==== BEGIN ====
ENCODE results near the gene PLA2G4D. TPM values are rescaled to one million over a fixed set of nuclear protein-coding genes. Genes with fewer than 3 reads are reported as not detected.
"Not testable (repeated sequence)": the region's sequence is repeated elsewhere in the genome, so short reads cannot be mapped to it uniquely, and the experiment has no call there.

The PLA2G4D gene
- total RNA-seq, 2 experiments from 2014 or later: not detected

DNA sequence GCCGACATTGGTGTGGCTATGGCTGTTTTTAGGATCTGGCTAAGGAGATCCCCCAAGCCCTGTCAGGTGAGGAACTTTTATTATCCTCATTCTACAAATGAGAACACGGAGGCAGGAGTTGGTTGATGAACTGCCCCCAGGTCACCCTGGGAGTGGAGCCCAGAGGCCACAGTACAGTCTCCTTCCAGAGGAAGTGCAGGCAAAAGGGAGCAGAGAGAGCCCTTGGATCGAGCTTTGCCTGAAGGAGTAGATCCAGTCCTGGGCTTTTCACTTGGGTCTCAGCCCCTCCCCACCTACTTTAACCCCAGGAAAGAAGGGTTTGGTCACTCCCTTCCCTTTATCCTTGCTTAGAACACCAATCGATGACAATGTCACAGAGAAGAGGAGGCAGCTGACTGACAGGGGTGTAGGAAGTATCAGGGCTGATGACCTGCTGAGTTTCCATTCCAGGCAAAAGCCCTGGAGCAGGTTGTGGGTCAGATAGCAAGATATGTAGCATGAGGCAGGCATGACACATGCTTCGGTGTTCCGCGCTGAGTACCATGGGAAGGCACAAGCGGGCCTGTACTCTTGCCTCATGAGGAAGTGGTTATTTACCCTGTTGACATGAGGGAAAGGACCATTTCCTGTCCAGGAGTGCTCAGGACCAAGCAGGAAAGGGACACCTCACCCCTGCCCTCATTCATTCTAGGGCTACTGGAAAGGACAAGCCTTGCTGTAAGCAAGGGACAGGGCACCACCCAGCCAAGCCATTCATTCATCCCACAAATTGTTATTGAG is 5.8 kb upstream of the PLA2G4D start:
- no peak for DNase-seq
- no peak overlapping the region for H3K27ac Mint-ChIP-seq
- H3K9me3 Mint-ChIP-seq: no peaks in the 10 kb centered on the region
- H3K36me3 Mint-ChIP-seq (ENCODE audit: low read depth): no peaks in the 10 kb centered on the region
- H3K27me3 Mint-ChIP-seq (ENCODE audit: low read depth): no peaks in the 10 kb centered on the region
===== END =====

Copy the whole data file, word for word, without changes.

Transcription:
ENCODE results near the gene PLA2G4D. TPM values are rescaled to one million over a fixed set of nuclear protein-coding genes. Genes with fewer than 3 reads are reported as not detected.
"Not testable (repeated sequence)": the region's sequence is repeated elsewhere in the genome, so short reads cannot be mapped to it uniquely, and the experiment has no call there.

The PLA2G4D gene
- total RNA-seq, 2 experiments from 2014 or later: not detected

DNA sequence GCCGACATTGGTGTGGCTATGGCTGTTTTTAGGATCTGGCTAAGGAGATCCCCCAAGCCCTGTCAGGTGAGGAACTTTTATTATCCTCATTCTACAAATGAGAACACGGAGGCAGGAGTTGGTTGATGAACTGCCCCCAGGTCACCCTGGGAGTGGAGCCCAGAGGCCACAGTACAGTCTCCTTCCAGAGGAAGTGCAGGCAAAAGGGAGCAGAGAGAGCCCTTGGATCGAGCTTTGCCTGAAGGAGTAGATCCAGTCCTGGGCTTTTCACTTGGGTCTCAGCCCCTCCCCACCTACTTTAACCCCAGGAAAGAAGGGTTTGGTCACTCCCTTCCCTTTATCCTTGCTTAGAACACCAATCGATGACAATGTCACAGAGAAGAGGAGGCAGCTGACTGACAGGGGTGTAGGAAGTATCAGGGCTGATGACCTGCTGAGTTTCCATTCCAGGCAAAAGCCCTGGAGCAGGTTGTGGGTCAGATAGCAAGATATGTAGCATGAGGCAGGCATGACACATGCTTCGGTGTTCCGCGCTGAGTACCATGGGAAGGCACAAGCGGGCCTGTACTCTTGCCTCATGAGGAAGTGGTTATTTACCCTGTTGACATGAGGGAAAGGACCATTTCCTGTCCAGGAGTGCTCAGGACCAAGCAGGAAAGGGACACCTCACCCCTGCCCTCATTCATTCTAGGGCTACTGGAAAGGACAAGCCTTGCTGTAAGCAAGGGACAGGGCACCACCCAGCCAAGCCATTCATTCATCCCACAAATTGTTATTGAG is 5.8 kb upstream of the PLA2G4D start:
- no peak for DNase-seq
- no peak overlapping the region for H3K27ac Mint-ChIP-seq
- H3K9me3 Mint-ChIP-seq: no peaks in the 10 kb centered on the region
- H3K36me3 Mint-ChIP-seq (ENCODE audit: low read depth): no peaks in the 10 kb centered on the region
- H3K27me3 Mint-ChIP-seq (ENCODE audit: low read depth): no peaks in the 10 kb centered on the region